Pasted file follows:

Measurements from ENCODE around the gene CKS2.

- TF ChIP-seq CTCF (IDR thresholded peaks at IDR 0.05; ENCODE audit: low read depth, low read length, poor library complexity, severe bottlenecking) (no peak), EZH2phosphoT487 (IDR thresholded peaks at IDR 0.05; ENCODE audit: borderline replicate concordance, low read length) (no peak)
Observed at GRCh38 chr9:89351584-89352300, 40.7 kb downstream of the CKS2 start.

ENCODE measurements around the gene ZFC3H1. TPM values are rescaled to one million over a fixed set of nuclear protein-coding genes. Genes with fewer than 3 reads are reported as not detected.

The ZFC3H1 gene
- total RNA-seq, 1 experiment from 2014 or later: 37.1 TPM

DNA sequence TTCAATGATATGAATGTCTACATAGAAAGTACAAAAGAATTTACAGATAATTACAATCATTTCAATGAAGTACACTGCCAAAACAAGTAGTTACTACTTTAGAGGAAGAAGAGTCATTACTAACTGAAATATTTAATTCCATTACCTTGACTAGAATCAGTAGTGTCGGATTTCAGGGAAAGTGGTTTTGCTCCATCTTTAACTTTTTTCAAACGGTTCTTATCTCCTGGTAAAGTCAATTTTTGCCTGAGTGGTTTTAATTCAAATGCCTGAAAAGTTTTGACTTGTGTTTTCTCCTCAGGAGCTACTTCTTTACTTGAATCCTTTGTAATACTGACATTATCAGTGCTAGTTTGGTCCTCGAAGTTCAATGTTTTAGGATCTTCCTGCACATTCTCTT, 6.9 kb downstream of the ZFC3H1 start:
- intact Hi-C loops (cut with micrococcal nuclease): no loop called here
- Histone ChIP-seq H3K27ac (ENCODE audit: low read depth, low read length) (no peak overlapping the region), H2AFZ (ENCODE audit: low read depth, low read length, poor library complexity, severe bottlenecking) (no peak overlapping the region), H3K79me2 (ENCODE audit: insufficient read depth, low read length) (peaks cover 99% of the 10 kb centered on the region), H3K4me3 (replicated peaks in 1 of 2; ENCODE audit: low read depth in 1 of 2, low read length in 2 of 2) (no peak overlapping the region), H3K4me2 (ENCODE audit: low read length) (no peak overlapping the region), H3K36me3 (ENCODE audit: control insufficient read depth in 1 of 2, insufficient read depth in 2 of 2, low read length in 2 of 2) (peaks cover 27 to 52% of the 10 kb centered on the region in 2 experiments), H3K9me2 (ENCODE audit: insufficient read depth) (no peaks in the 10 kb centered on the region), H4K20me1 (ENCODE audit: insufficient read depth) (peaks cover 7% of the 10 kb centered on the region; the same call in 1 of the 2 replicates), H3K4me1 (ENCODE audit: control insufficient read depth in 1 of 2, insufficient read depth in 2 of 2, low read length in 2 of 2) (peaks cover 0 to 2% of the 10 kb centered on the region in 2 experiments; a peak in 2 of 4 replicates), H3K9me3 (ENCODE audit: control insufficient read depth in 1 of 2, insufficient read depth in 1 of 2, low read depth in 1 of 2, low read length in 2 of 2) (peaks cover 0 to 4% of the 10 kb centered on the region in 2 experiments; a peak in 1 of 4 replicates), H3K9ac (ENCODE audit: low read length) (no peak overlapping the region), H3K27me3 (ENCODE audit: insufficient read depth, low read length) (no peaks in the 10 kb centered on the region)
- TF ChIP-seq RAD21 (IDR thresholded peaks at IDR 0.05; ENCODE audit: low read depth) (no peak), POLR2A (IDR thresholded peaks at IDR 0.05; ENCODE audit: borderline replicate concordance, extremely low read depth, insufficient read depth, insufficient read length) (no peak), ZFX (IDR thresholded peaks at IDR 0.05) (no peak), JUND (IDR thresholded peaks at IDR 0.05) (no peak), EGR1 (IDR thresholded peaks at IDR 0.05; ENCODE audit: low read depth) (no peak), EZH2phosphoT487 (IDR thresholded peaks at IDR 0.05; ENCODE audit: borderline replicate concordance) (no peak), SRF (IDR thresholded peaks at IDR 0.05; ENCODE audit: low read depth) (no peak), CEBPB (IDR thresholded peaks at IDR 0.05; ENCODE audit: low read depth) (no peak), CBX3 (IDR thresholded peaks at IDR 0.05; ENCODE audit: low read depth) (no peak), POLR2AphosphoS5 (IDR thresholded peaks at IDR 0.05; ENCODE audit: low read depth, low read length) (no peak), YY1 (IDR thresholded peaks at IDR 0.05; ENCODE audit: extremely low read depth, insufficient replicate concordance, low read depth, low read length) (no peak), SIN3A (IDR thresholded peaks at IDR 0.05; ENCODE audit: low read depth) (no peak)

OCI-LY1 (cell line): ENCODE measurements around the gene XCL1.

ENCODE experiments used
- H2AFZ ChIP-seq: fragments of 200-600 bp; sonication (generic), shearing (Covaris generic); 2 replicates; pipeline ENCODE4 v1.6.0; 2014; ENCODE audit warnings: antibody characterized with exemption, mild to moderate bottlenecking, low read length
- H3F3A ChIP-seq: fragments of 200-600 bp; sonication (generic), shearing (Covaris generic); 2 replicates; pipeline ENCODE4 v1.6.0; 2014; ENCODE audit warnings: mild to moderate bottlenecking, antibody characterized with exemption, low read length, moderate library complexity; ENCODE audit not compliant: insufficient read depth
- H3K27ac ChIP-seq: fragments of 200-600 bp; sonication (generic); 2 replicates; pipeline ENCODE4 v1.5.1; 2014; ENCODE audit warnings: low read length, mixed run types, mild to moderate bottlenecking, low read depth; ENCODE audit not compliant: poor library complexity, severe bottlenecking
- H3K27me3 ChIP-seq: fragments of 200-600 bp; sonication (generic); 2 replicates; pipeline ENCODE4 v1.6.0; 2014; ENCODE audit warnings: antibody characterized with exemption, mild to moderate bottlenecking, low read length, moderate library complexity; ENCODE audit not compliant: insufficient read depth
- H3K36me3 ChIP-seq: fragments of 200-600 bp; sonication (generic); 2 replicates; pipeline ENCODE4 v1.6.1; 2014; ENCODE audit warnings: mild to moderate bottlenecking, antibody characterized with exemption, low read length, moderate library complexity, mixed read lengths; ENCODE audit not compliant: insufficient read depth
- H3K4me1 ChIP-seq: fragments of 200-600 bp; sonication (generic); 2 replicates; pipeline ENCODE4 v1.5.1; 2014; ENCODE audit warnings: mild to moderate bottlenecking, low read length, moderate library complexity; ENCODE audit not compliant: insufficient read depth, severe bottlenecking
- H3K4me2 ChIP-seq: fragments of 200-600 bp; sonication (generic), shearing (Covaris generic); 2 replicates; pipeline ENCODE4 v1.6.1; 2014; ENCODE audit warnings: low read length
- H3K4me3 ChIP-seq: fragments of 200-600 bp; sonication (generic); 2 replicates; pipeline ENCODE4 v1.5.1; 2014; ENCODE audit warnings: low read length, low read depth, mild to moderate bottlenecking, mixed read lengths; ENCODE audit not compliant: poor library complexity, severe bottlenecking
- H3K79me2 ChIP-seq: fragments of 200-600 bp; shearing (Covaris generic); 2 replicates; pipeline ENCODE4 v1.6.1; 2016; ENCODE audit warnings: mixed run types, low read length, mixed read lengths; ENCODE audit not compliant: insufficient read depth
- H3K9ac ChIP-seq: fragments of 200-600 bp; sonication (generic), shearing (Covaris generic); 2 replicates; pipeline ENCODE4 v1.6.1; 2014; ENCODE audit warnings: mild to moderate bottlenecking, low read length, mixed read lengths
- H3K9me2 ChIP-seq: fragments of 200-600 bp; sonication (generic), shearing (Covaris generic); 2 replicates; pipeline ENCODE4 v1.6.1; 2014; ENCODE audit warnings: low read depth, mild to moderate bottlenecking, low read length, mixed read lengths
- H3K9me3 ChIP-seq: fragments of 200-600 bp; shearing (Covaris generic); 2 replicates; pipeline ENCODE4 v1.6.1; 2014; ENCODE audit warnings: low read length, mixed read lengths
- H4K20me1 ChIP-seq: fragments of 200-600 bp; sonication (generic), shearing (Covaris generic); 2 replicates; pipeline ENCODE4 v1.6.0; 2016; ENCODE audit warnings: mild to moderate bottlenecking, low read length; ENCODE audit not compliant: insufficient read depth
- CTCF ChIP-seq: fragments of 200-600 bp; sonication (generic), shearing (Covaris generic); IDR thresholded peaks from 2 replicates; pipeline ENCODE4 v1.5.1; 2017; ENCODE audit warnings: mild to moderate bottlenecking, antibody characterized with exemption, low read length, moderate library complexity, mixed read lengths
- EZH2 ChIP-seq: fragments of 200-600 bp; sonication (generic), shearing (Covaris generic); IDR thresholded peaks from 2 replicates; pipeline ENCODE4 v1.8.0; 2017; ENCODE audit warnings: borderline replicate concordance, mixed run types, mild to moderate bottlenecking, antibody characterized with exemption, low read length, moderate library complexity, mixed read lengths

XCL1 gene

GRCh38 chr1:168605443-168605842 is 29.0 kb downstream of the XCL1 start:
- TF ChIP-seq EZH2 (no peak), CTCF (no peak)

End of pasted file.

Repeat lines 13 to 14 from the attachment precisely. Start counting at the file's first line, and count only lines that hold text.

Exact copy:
- H2AFZ ChIP-seq: fragments of 200-600 bp; sonication (generic), shearing (Covaris generic); 2 replicates; pipeline ENCODE4 v1.6.0; 2014; ENCODE audit warnings: antibody characterized with exemption, mild to moderate bottlenecking, low read length
- H3F3A ChIP-seq: fragments of 200-600 bp; sonication (generic), shearing (Covaris generic); 2 replicates; pipeline ENCODE4 v1.6.0; 2014; ENCODE audit warnings: mild to moderate bottlenecking, antibody characterized with exemption, low read length, moderate library complexity; ENCODE audit not compliant: insufficient read depth